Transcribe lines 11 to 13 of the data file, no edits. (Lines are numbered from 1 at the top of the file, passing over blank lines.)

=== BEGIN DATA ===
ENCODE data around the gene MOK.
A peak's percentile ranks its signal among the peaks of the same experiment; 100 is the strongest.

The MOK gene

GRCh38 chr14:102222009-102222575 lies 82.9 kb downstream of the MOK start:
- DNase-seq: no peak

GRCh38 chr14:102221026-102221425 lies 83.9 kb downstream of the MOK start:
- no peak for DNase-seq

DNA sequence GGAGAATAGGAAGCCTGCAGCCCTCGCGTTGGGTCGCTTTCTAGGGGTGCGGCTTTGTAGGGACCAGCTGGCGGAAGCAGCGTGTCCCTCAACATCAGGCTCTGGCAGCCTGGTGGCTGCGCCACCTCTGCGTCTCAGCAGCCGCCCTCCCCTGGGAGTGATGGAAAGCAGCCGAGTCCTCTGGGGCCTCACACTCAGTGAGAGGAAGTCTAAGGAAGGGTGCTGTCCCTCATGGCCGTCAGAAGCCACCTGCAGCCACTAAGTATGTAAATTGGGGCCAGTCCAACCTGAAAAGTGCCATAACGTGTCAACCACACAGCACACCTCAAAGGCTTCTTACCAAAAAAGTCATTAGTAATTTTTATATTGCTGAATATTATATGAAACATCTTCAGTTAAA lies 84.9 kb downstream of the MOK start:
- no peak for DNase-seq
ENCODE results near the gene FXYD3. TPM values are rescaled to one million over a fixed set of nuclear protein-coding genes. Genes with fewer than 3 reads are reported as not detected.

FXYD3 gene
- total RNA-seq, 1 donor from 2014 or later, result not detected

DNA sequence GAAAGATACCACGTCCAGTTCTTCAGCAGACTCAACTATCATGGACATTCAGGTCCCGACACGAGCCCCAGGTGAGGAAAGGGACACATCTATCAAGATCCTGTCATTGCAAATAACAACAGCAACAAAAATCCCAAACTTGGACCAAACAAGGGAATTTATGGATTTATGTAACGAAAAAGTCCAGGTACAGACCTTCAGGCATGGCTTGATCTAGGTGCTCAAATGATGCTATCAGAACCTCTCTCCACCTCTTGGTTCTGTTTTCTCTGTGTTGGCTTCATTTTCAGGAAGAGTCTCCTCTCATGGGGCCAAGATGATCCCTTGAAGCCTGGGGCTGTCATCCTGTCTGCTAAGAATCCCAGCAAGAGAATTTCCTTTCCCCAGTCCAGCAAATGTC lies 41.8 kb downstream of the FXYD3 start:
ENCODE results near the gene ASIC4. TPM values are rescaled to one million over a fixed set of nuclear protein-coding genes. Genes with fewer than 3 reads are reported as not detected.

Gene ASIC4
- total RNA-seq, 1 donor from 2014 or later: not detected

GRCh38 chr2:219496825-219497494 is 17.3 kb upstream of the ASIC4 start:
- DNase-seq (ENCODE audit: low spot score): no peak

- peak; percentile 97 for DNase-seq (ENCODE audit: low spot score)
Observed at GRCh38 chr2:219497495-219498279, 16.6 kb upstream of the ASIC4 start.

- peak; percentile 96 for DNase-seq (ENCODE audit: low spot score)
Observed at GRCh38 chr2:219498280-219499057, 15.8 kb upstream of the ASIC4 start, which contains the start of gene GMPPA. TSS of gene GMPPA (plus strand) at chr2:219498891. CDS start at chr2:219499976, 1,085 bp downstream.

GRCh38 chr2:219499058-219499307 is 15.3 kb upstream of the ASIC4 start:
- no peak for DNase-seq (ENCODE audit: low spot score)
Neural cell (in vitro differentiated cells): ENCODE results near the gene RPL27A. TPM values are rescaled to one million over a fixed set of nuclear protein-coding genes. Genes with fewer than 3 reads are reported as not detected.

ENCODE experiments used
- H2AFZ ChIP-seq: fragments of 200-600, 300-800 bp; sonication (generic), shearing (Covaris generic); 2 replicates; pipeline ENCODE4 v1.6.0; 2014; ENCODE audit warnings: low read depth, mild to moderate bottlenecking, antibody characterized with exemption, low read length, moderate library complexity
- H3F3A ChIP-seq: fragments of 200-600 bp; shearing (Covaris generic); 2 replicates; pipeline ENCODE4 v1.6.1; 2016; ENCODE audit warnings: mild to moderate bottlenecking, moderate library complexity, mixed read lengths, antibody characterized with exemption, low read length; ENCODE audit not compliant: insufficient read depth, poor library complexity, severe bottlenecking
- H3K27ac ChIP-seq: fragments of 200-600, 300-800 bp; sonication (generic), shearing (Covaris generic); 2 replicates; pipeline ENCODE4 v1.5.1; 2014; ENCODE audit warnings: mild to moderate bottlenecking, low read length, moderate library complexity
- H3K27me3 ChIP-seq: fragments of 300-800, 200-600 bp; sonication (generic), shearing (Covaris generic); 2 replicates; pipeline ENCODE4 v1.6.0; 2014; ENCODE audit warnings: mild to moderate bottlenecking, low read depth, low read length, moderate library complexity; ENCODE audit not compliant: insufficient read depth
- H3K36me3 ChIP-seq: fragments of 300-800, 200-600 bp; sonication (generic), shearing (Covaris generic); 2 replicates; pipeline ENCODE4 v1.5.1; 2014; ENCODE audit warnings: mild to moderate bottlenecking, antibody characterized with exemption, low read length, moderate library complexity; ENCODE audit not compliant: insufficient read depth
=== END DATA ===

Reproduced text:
FXYD3 gene
- total RNA-seq, 1 donor from 2014 or later, result not detected

DNA sequence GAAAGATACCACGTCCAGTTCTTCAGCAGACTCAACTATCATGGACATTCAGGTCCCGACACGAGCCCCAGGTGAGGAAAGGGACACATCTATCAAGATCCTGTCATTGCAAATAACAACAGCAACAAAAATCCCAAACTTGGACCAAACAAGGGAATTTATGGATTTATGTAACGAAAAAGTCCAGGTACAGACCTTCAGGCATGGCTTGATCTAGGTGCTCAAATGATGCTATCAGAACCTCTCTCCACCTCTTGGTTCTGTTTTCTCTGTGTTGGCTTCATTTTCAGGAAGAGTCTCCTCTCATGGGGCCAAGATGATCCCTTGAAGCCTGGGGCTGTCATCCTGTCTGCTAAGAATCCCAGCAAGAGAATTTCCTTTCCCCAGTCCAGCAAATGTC lies 41.8 kb downstream of the FXYD3 start: